McAfee highlights security issues of future government public services.
Digitally ‘smart’ future public services will raise security concerns that governments must deal with, according to McAfee.
The IT security vendor has released a report into the security challenges of next generation governments as more services go digital and data sharing increases.
The report, titled Why Can’t I Vote on my Phone?, highlights potential future security issues including unsecured data, identity assurance and compromised devices.
It read: "The introduction of ‘smart’ public services raises security concerns. Governments have to balance risk when making changes.
"An increasingly interconnected world is breeding an increasing number of cyber security threats and governments confront this head-on when they adopt new technology."
The Government Digital Service (GDS) is currently busy turning 25 key UK public services into digital ones run on the Gov.uk platform, and aims to save £1.7bn a year after 2015 by digitising services.
And McAfee believes the technology transformation will not stop there, predicting a growth in mobile connectivity as the Government allows citizens to use its services directly from their personal devices.
"This will move beyond portals to platform-specific applications to provide even greater instantaneous utility. It will therefore be equally easy to submit a tax return via desktop or a personal connected device," the report read, adding that services will become citizen-specific.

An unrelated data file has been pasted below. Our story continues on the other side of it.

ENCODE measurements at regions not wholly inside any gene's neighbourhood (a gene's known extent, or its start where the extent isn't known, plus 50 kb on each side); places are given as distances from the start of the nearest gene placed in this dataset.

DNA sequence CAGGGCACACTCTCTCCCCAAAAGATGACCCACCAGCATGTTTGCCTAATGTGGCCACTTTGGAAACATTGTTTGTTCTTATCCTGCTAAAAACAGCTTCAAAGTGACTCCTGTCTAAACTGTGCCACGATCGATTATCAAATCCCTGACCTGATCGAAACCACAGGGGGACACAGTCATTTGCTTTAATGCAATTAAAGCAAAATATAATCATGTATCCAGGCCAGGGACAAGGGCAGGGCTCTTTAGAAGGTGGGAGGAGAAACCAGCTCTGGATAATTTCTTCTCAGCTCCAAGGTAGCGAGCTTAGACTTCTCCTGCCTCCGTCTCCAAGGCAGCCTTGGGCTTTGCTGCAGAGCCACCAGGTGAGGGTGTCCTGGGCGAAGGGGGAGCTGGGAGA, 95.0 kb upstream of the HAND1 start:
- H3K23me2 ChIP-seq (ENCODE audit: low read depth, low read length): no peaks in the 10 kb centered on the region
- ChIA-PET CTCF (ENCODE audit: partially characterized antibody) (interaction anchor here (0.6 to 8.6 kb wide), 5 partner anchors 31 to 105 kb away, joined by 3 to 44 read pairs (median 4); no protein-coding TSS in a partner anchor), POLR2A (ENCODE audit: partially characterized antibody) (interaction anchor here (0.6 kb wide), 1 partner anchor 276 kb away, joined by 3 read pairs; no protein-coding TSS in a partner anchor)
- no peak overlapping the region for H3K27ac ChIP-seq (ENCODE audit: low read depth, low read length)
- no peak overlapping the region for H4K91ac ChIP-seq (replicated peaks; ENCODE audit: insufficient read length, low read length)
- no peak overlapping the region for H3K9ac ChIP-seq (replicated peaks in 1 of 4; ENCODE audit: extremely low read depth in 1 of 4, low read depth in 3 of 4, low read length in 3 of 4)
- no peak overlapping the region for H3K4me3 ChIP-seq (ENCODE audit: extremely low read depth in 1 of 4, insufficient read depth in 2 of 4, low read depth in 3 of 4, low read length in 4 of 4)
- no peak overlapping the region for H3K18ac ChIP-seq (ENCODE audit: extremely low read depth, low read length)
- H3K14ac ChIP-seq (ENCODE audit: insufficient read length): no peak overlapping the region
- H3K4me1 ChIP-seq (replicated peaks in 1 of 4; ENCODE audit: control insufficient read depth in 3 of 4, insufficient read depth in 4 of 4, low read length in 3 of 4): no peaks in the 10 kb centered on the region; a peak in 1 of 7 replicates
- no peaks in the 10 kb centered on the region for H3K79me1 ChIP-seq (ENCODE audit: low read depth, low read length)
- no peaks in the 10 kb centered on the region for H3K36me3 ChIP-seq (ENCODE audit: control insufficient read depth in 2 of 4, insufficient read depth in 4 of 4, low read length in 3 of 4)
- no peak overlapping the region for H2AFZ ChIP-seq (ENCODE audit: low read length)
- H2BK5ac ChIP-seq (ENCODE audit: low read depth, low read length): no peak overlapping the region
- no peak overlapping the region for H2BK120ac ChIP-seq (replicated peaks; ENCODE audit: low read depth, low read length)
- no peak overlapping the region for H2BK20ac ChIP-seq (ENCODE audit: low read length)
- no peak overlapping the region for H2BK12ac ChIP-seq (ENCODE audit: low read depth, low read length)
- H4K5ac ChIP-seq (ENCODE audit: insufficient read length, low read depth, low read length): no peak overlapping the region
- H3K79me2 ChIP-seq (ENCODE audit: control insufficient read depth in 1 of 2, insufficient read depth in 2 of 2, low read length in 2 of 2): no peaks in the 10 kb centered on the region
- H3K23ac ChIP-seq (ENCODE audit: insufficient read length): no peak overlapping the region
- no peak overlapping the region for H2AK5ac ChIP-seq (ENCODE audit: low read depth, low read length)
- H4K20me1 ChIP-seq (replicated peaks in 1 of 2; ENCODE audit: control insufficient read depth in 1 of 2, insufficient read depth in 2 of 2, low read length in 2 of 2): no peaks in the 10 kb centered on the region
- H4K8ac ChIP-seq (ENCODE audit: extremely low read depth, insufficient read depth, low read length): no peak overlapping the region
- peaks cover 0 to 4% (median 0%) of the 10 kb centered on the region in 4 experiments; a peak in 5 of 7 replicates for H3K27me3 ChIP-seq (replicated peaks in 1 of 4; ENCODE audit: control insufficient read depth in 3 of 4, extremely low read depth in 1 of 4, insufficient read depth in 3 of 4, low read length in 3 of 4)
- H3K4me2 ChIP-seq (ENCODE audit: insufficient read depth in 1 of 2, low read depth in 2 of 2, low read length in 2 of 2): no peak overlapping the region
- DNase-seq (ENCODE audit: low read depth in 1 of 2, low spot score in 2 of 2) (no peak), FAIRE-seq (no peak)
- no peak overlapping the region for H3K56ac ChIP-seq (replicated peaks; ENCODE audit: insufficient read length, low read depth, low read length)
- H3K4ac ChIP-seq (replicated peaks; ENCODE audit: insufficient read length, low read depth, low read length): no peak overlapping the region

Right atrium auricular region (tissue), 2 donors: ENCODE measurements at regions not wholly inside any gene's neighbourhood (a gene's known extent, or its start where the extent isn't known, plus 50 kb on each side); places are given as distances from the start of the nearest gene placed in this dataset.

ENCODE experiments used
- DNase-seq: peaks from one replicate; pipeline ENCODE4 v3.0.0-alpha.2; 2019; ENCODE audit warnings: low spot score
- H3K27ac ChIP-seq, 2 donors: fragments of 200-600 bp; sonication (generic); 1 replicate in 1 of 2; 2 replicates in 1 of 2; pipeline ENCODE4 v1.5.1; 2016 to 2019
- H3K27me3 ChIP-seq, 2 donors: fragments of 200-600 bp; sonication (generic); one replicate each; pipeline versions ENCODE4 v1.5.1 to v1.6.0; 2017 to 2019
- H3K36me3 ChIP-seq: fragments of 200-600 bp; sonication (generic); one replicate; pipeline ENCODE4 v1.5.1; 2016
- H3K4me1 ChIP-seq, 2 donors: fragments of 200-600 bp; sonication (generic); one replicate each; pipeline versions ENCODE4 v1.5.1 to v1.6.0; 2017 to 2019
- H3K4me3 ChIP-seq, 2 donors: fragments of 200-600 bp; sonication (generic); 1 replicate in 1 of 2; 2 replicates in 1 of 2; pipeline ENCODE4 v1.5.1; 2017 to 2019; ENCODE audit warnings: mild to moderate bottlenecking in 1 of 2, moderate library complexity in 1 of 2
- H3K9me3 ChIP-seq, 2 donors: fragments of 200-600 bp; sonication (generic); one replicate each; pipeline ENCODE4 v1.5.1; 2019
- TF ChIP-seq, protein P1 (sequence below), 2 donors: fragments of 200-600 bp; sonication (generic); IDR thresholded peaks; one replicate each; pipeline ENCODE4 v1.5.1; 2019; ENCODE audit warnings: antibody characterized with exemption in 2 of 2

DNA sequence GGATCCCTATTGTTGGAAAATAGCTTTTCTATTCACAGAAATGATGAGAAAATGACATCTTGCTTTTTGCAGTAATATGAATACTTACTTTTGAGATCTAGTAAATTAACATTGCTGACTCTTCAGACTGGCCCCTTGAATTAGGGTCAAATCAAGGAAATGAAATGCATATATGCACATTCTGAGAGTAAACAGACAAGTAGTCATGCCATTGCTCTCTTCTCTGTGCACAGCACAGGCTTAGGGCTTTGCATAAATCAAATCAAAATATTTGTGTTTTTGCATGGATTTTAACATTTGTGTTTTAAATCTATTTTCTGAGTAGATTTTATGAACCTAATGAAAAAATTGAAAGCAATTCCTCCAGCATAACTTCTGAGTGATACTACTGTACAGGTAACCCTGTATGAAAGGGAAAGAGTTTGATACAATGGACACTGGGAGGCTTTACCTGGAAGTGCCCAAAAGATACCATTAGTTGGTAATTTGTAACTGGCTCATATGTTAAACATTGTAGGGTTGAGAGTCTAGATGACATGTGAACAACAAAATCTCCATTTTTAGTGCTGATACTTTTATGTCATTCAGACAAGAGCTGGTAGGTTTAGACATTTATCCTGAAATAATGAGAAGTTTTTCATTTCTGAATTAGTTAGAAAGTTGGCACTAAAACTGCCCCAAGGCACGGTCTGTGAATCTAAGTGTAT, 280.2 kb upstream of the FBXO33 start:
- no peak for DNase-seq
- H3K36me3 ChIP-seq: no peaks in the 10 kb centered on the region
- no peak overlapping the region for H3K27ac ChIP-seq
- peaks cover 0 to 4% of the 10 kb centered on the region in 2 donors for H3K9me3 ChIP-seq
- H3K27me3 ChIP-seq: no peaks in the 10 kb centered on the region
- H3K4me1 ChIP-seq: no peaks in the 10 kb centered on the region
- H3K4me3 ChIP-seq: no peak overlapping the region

These personalised services will require more thorough approaches to authentication than username and password in order for the Government and citizens to use them properly, said McAfee.
Specifically, it pointed to two-factor authentication, where another identity verification method is needed on top of a password, and fingerprint technology – biometrics – as possible solutions.
But it cited the Government’s Verify programme, which is currently in private beta and which aims to provide a single assured identity for citizens to access all government services using two-factor authentication.
The report said: "This programme is at a relatively early stage, but shows governments are already taking the issues raised by identity assurance seriously. It also indicates that not only is there an wareness of the need, but that security solutions need to be appropriate to the service offered and function required.
"This principle is likely to remain pivotal across the future of digital service delivery."
As technology advances, the capacity for data collection by governments will increase, predicted McAfee.
There are multiple potential benefits to this, it said, including smart devices collecting medical data and automatically providing that to doctors and diagnostic machines to inform treatment.
But it also warned that as the scale of networks handling data expands, there is more potential for vulnerabilities where the data can be maliciously altered, citing the example of human error.
An August study by the security vendor found more than 80% of 16,000 business users fell victim to a phishing email.
And the report warned: "Advances in security technology can protect from advanced digital threats, however unless the human element remains similarly advanced, it can become a vulnerability."
It added: "The use of technology to protect data in Next-Gen Governments must be matched with measures taken to secure data against threats that emanate from human actions in order to be truly effective."